Though the pitch at Perth Stadium is expected to have the typical pace and bounce, West Indies all-rounder Jason Holder has cautioned his fellow fast-bowlers to not be carried away by the nature of the pitch and try to make Australias batters work hard for runs at home.
West Indies have not won a Test match in Australia for 25 years, and enter the two-Test series, starting in Perth from Wednesday as the underdogs. But with fast-bowlers like Holder, Alzarri Joseph, Jayden Seales and Kemar Roach, West Indies can cause a mighty scare to Australia in conditions where bowlers can thrive.
“People get carried away seeing carry and bounce, but you still have got to find a really good length suitable for the wicket. Understanding when to attack, when to defend, and just understanding the context of scenarios and the phase of the game.”
“I think the most important thing for our bowlers is to make sure the Australian batters work really hard for their runs. We’ve just got to assess the conditions early and make the necessary adjustments,” said Holder to reporters ahead of the first Test.
There has been excitement around what Joseph, the young, fiery pacer, who can rattle Australia’s batting line-up with his short, sharp spells in his first time of playing Test cricket in the country, which Holder is anticipating.
“He’s got pace, he’s very aggressive at times too. He’s probably going to be the guy we ask to be the enforcer and be a little bit more aggressive. He’s developed a lot. Alzarri was very introverted (at first), and didn’t say much in the dressing room, but now he’s a lot more comfortable around his peers and the guys have made him feel really welcome as well too.”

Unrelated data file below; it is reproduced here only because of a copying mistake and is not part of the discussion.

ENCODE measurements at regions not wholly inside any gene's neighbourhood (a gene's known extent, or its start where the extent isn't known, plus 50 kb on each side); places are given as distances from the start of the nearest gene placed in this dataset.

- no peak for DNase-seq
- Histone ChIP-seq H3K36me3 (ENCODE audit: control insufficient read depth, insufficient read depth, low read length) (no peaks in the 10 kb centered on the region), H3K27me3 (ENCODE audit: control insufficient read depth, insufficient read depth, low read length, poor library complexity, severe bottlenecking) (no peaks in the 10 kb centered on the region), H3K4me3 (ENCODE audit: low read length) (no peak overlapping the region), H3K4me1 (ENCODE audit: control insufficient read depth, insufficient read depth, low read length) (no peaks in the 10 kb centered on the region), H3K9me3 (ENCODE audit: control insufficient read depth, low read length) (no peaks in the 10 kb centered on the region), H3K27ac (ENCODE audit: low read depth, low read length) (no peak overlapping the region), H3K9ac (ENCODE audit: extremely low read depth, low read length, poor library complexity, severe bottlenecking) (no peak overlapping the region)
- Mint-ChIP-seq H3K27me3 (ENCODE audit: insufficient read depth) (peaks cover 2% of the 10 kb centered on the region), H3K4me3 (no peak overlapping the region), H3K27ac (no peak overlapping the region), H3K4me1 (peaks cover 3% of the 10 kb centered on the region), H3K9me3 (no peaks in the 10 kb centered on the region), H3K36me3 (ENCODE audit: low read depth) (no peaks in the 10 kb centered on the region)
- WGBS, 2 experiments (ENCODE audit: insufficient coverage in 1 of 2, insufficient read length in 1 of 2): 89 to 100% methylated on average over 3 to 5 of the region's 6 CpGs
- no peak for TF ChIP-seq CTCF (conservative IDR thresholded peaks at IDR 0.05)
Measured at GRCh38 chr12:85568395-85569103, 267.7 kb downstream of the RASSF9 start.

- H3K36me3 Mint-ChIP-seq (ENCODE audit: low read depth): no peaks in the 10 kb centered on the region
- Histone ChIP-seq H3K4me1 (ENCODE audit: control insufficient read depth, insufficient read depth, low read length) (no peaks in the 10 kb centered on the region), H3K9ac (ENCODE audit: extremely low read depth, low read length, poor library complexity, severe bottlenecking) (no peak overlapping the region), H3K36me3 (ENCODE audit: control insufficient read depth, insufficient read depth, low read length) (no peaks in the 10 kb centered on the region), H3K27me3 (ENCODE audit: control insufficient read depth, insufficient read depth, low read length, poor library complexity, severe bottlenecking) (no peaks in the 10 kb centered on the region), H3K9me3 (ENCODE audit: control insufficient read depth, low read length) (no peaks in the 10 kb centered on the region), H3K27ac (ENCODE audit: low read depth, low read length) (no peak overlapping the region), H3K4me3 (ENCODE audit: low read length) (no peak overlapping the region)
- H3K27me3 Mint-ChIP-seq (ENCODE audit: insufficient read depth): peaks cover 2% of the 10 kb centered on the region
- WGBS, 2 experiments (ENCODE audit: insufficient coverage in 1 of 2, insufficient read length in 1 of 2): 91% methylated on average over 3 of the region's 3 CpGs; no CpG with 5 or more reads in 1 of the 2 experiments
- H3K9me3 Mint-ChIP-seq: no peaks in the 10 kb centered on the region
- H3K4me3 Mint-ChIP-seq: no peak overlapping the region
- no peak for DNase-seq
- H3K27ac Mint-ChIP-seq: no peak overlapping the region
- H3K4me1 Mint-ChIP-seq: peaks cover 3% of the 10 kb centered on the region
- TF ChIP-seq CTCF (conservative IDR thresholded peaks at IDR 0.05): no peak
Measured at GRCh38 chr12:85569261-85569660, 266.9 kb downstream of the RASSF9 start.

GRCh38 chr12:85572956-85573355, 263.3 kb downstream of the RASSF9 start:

“He’s probably one of the more seasoned campaigners around when it comes to all-format cricket for the West Indies over the last couple of years and he’s developed nicely in my opinion.”
“I just think, looking forward to this series, it will be a really good series for him, an away-from-home series in these tough conditions against good opposition. It’s really good to see young players come on and do well in this type of series.”
Though West Indies’ fortunes in white-ball cricket was highlighted by an early exit at the Men’s T20 World Cup in Australia last month, they have shown glimpses of being a force to reckon with in Test cricket, as seen by an impressive 1-0 victory at home against England in March.
“If you look at the nucleus of the Test side, I think we’ve been together for the last five, six years. I think that is really important in comparison to the other sides… probably a little bit more chopping and changing.”